That contrasts with Israeli warnings in recent days about the possibility of a strike. Israel’s envoy to Washington, Michael Oren, said on Monday in a CNN interview that the window of time before the need to resort to military action was “small and the window is getting smaller.” He acknowledged that Israel’s clock was ticking faster than Washington’s.

Asked about comments by Israeli officials, Panetta said: “I don’t believe they’ve made a decision as to whether or not they will go in and attack Iran at this time.”

“With regards to the issue of where we’re at from a diplomatic point of view, the reality is that we still think there is room to continue to negotiate,” he said.

Tehran says its nuclear ambitions are peaceful and has threatened wide-ranging reprisals if attacked. A muscular response from Tehran would increase the likelihood that the United States would be drawn into any conflict.

Israel’s financial markets fell sharply on Monday in response to the intensifying debate on the prospect of going to war with Iran, although some of those losses were recovered on Tuesday.

General Martin Dempsey, the chairman of the U.S. military’s Joint Chiefs of Staff, cautioned that any Israeli strike would not destroy Iran’s nuclear program, only delay its work.

“I may not know about all of their capabilities but I think that it’s a fair characterization to say that they could delay but not destroy Iran’s nuclear capabilities,” he said.

U.S. officials have stressed that Washington could deal a decisive blow to Iran’s nuclear sites, if necessary, and will not allow Tehran to obtain a nuclear weapon. It’s unclear whether those assurances will be enough to forestall Israeli action.

For Israel to carry out a long-threatened strike on Iranian nuclear sites, it would have to overcome dissent within its governing coalition that reflects public fear of igniting an unprecedented missile war.

Prime Minister Benjamin Netanyahu says that scenario would be “dwarfed” by the prospect of an Iranian bomb, which he describes as tantamount to a second Holocaust – language that seems to herald a Jewish call to arms.

But the popular, conservative leader has not proven very persuasive. While surveys show a growing minority – now 32 to 35 percent – of Israelis favor taking Iran on alone, more are opposed. Around a quarter are undecided.

White House agrees with Netanyahu on sanctions, calls for patience


White House officials agreed with Israeli Prime Minister Benjamin Netanyahu’s assessment that sanctions have not set back Iran’s suspected nuclear weapons program, but counseled patience.

“We completely agree with the prime minister’s assessment that Iran has failed to make that choice and that is absolutely a disappointment,” White House spokesman Jay Carney said Wednesday.

Netanyahu, meeting Sunday with Mitt Romney, the presumptive Republican presidential nominee, expressed skepticism about the sanctions.

“We have to be honest and say that all the diplomacy and sanctions so far have not set back the Iranian program by one iota,” he told Romney.

The Obama administration has been making the case for months to Netanyahu that he should delay any plans to strike Iran until it exhausts peaceful options.

Asked about Netanyahu’s comments in a call Tuesday with reporters, Ben Rhodes, the U.S. deputy national security adviser, also agreed with the Israeli leader.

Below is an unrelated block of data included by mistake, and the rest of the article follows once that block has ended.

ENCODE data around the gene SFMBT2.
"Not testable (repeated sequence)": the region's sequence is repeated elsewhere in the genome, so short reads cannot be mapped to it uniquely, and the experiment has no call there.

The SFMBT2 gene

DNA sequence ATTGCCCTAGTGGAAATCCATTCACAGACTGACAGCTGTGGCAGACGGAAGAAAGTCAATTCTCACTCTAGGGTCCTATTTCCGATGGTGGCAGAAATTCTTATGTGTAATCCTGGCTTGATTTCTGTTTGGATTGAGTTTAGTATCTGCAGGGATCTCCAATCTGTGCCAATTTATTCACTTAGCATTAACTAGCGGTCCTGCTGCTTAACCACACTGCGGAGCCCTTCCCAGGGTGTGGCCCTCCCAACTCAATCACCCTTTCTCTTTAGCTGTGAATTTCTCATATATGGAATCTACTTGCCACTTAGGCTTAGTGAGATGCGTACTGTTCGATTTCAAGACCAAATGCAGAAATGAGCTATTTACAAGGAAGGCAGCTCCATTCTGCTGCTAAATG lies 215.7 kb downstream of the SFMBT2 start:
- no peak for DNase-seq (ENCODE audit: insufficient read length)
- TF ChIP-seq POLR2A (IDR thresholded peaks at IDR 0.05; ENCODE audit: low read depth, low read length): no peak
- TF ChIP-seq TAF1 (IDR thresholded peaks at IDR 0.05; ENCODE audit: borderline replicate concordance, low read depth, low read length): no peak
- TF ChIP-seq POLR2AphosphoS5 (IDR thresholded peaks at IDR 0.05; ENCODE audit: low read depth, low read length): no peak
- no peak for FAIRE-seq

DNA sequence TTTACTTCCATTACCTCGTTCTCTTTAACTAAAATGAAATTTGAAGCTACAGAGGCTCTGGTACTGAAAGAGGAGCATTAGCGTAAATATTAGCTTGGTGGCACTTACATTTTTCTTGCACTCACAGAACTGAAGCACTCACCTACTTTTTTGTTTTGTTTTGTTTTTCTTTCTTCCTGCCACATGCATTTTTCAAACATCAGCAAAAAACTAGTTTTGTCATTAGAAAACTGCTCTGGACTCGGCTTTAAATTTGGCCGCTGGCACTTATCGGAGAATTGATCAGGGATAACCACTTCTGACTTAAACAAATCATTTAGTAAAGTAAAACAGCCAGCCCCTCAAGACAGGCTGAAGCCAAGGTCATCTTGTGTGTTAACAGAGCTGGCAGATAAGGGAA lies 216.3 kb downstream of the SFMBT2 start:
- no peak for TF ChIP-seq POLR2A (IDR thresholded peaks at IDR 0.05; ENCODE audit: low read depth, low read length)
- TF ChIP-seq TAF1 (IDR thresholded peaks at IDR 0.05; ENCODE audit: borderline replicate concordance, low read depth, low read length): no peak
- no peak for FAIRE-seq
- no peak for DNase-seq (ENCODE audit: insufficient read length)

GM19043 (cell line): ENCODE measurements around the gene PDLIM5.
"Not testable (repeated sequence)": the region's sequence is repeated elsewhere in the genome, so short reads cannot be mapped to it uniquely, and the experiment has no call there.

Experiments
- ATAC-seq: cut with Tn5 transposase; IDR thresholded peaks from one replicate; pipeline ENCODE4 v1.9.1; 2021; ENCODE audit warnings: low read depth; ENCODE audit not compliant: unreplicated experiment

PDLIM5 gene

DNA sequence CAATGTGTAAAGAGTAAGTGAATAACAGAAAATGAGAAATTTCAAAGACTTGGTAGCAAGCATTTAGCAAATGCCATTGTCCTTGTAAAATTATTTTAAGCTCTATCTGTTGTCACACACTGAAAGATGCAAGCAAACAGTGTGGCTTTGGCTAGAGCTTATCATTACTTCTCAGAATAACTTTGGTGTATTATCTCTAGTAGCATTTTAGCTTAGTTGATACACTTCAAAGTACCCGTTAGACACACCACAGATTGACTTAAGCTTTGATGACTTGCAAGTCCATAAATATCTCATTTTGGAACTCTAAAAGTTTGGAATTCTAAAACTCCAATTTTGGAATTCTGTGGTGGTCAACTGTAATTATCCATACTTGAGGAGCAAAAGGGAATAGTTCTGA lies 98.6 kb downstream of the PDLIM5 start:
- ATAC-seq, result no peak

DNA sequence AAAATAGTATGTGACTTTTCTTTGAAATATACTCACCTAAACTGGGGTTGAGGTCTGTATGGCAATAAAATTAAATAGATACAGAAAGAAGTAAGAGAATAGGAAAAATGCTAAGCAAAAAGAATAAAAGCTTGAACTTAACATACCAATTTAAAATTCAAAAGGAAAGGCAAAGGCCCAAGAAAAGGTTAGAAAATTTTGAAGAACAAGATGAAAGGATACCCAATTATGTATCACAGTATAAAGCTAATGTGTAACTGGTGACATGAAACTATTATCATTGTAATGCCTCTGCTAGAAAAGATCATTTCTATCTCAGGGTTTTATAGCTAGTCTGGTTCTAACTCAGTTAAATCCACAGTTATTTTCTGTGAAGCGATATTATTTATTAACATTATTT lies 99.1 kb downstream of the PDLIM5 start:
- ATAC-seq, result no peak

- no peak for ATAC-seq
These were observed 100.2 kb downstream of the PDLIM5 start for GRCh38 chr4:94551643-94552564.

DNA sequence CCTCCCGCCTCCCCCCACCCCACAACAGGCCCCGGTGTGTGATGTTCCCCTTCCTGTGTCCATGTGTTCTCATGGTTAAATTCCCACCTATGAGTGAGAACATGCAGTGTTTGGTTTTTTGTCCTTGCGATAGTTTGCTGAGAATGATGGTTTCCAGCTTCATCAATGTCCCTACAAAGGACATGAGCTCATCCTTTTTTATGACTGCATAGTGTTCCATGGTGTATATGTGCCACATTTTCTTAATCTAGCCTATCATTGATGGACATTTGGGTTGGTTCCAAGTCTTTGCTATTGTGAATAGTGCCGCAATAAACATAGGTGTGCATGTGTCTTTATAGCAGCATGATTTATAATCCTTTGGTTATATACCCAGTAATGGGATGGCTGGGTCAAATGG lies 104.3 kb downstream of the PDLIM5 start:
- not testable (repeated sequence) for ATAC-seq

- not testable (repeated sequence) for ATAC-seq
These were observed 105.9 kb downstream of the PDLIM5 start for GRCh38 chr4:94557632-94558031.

“We continue to be dissatisfied, as Prime Minister Netanyahu is, with Iran’s continued failure to live up to its international obligations,” he said.

Rhodes said, however, that the sanctions were having a dire impact on Iran’s economy and suggested more time was needed to assess whether they would move Iran’s leadership to agree to terms for greater transparency about its nuclear activities.

“What we see today is not just a unified international community, but you see sharp divisions within the Iranian political system, far more so than we have seen in many years,” Rhodes said. “And I think that is a testament to the pressure that they’re under.”

Rhodes said that what the Obama administration has accomplished “is a steady ratcheting up the pressure that is increasing the cost for the Iranians in failing to make the right decisions. And until they do shift course, we will continue to look for ways to increase the impact.”

Netanyahu on deadly Bulgaria bombing: ‘All signs point to Iran’


A Black Sea coast town in Bulgaria became the scene of carnage when a bus carrying Israeli tourists exploded, killing at least five people and injuring at least 33. Nine people reportedly were missing.

The explosion Wednesday at Sarafovo International Airport in Burgas hit one of three tour buses carrying Israelis, Israel’s Channel 1 reported. Some news reports said a suicide bomber boarded the bus as it was taking the Israeli tourists to the terminal. Others quoted Burgas Mayor Dimitar Nikolov as saying that explosives were in the luggage area of the bus.

A video on Ynet showed black smoke billowing upward. Sirens at the scene could be heard.

The attack, which Israel’s government is blaming on Iran, comes on the 18th anniversary of the terrorist attack on the AMIA Jewish center in Buenos Aires that left 85 people dead. Israel, Argentina and many other governments blame Iranian agents for that incident; Tehran denies the allegations.

“All signs point to Iran,” Israeli Prime Minister Benjamin Netanyahu said. “In just the past few months we’ve seen Iran try to target Israelis in Thailand, India, Georgia, Cyprus and more. The murderous Iranian terror continues to target innocent people. This is a global Iranian terror onslaught and Israel will react forcefully to it.”